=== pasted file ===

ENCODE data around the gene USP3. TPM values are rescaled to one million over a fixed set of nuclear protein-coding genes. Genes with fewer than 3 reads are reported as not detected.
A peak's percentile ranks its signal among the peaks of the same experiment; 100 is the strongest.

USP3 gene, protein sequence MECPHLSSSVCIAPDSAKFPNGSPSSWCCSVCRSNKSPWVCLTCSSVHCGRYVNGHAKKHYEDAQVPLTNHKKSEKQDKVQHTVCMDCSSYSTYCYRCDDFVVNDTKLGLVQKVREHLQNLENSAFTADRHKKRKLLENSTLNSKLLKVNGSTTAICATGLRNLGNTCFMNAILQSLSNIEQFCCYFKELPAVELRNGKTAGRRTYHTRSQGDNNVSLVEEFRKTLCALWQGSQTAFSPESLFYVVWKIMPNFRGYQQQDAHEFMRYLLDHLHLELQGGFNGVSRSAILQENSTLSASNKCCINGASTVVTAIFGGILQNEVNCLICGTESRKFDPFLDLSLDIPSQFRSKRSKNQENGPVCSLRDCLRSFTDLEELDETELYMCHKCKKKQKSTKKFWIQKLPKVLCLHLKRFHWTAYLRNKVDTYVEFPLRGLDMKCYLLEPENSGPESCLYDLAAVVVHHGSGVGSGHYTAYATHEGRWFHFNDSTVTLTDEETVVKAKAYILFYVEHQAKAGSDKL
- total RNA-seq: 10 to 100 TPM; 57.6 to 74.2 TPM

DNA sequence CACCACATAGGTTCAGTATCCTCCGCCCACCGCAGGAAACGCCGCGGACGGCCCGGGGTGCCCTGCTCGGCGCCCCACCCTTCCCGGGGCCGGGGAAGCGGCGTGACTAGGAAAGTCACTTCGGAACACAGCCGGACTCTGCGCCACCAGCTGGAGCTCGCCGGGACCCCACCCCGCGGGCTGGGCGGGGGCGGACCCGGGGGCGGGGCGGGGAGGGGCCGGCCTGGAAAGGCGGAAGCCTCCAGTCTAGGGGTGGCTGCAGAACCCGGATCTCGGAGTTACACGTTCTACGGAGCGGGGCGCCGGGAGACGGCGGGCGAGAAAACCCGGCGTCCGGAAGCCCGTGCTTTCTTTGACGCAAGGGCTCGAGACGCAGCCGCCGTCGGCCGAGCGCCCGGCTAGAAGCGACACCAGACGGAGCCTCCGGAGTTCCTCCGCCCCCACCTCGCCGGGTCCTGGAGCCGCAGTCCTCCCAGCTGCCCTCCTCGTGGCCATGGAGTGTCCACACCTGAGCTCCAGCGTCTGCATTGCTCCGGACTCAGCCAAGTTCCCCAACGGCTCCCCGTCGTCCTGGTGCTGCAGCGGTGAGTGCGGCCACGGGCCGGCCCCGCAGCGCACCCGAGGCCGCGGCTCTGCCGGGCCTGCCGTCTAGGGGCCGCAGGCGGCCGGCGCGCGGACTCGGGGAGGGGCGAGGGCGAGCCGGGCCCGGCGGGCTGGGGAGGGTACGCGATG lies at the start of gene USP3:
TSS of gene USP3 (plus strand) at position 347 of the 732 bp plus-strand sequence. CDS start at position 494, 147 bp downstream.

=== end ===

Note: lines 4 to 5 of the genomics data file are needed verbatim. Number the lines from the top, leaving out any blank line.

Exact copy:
- total RNA-seq: 10 to 100 TPM; 57.6 to 74.2 TPM

DNA sequence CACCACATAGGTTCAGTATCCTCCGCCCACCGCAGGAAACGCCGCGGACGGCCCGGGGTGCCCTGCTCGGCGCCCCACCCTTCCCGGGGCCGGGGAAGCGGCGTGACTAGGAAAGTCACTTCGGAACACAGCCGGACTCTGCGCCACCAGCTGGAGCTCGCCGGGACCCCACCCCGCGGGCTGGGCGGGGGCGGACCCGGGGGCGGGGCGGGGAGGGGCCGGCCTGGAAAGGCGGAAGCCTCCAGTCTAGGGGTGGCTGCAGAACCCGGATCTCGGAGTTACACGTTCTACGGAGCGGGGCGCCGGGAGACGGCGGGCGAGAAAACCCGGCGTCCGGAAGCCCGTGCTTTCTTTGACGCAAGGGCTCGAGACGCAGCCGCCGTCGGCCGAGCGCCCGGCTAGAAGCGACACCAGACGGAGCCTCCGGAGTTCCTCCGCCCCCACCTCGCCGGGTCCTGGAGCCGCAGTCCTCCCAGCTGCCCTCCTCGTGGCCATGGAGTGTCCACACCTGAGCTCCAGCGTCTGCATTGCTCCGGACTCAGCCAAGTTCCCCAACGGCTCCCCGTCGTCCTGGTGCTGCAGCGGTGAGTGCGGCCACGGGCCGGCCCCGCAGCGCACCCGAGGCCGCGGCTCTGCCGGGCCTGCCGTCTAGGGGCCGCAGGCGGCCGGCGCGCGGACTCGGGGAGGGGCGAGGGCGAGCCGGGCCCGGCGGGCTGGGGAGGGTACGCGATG lies at the start of gene USP3: